|Some patients may have more than 1 complication.|
Disease status was evaluated at the end of the study after a median follow-up of 73 months (range, 25–156 months). Among the 1622 patients, 40 (2.47%) and 37 (2.28%) patients experienced persistent and recurrent disease, respectively. No differences in persistent disease were observed among the BMI groups (Table 4). Recurrence occurred at a median time of 56 months (range, 23–88 months) after complete remission. No association was found between the recurrence and BMI group for PTC patients (hazard ratio 1.132; 95% CI 0.329–1.695; ). DFS was compared among groups using the log-rank test (Figure 1), but no significant differences were found ().
Obesity has been widely studied as a risk factor for the occurrence of PTC [7, 18–20]. However, several studies have shown inconclusive results in association between BMI and aggressive clinicopathological features [7–11, 20–23]. In fact, few Chinese populations are overweight or obese compared to Western countries . Previous studies have investigated the Asian population [11, 13, 24], the number of obese patients (2.6%–4.6%) were relatively smaller than studies based on Western populations (14.4%–21%), due to applied WHO classification for Caucasians to the Asian population. This difference in BMI distribution may be responsible for these conflicting results. In this study, using WHO BMI classification for Asians, our results show that BMI > 23 is also associated with the aggressiveness of PTC in the Chinese population with a similar number of obese patients (18.7%) compared to the Western countries’ reports. This result confirms the general consensus that increasing BMI is positively correlated with the aggressiveness of PTC is also true in the Chinese population.
Similar to other studies [8, 12, 13], we failed to find a relationship between increased BMI and tumor persistent/recurrence in this study, even though there were differences in clinicopathological features known to be prognostic factors for PTC. One reason for explanation is that the follow-up periods in our studies and others’ studies were relatively short, further studies involve longer follow-up are needed to confirm this finding. Additionally, unlike Tresallet et al.  who reported that an increasing BMI may increase postoperative complication rate in all PTC patients, no significant differences were observed between increasing BMI and complication rates among these patients. This finding may suggest that obesity does not influence the risk of complications or the quality of the surgery. Two experienced surgeons from two large university-teaching hospitals in China with over 400 cases of thyroidectomy per person per year may explain this. Furthermore, the dissected LN number was not different among patients demonstrating equivalent neck dissection quality.
Some biological factors may explain this obesity-cancer relationship. TSH levels have been regarded as a factor that promotes aggressiveness of PTC in obese patients , but the serum TSH levels were similar in all four BMI groups. Insulin-like factors and leptin have been suggested to play vital roles in thyroid carcinoma growth, and they have been associated with the aggressiveness of PTC in obese patients by increasing insulin or insulin-like growth factor levels through the PI3K/AKT and JAK2-STAT3 signaling pathways [27–29]. Hypercholesterolemia or diabetes (especially in women) may also be linked to aggressive PTC features . We cannot conclude that these factors promote aggressiveness of PTC, although higher rates of diabetes and hypercholesterolemia were found in this study. Future studies will focus on the precise mechanism of this relationship to determine whether an increased BMI is a predictor of more aggressive PTC.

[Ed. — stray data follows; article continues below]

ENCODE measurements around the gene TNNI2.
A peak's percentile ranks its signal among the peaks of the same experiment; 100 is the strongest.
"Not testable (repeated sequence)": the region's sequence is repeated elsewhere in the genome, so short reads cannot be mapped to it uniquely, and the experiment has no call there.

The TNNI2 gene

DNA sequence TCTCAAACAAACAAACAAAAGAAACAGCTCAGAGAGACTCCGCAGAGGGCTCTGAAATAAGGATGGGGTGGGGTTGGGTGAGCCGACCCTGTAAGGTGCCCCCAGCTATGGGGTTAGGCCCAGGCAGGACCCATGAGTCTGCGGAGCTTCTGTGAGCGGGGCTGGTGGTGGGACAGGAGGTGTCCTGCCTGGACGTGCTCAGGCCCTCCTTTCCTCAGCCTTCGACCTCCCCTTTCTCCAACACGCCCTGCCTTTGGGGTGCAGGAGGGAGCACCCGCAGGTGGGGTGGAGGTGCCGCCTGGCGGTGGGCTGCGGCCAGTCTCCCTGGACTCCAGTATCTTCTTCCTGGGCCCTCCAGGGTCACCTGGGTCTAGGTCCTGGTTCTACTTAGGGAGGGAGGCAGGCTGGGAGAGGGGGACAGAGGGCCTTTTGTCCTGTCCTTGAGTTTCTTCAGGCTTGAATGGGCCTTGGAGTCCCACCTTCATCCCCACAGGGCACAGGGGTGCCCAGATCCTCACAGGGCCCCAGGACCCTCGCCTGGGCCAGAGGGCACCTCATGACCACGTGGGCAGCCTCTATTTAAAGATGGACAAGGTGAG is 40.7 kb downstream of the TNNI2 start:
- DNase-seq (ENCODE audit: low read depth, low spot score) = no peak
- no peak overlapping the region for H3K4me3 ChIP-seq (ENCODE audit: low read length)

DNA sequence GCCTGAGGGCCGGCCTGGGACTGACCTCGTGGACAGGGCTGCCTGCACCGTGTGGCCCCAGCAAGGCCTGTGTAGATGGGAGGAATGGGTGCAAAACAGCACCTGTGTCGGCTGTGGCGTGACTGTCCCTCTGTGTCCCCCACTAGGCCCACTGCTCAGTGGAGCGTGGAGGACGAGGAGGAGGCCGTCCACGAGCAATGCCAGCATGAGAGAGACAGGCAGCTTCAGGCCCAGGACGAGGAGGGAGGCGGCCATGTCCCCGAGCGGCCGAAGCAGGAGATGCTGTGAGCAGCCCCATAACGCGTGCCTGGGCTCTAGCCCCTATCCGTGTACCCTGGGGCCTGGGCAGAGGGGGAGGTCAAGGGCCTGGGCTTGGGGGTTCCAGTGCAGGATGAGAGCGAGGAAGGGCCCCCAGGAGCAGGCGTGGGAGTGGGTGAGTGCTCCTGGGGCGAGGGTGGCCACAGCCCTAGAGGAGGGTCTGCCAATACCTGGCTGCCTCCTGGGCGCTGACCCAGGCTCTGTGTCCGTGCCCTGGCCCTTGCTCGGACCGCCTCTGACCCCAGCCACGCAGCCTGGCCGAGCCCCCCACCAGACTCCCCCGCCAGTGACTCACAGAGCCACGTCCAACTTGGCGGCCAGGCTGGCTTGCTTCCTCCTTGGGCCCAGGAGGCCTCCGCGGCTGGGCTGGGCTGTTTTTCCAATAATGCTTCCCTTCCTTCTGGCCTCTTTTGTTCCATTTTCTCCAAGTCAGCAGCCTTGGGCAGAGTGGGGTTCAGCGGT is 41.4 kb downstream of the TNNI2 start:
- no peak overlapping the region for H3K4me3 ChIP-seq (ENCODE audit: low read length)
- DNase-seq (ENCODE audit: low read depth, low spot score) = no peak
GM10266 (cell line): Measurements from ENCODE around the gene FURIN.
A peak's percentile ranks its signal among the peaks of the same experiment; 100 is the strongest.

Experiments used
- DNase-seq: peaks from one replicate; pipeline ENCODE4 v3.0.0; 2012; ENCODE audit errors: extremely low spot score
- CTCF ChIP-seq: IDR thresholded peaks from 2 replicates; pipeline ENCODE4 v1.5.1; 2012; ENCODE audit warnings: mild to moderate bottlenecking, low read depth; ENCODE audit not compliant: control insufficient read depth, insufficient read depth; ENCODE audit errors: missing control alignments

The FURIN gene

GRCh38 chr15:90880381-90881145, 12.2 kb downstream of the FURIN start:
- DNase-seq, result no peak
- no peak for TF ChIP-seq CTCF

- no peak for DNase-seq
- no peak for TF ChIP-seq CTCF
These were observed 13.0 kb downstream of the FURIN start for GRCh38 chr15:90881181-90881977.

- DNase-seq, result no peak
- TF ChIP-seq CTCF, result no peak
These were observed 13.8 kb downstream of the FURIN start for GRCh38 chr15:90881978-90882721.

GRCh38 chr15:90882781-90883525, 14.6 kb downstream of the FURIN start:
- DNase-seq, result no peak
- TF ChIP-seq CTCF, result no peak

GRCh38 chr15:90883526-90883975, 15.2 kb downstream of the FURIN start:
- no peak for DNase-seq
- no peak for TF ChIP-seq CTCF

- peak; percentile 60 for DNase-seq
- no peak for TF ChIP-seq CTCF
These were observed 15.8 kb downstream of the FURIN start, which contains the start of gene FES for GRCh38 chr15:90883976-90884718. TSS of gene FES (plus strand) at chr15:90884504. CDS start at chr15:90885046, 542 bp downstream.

Our study had several limitations. First, the retrospective nature of the study was the main limitation. Second, we fail to explain the connection between an elevated BMI and DFS, maybe a longer follow-up period can explain this. Thirdly, we lacked information on other potential factors including duration of obesity, alcohol intake, and cigarette smoking. Additionally, the waist circumference, waist/hip ratio, neck circumference, and skinfold thickness were not available, and these measures may be better indexes for the assessment of obesity. A multicenter, prospective, randomized-controlled study with a longer follow-up period can be conducted in the future to address these limitations.
In conclusion, to our knowledge, it is the first report that we observed that excess BMI was positively associated with aggressive clinicopathological features of classical PTC in a Chinese population with the BMI classification for Asians. However, excess BMI may not influence the risk of postoperative complications, locoregional persistent disease, or recurrence. Our study provides a starting point for future studies on the potential mechanism underlying the association between obesity and the aggressiveness of PTC in a larger multicenter cohort.
All procedures in this work complied with the Helsinki Declaration of 1975, as revised in 2008. Written informed consent was obtained from all patients. The Ethics Committee of Sun Yat-sen Memorial Hospital, Sun Yat-sen University, and the Second Affiliated Hospital of Nanchang University approved the study.
Conflicts of Interest
The authors declare that they have no conflicts of interest.
Shi-tong Yu and Wanzhi Chen contributed equally to this work.
This study was supported by a research grant from Sun Yat-sen University 5010 Clinical Research 5010 Program (Grant no. 2010008).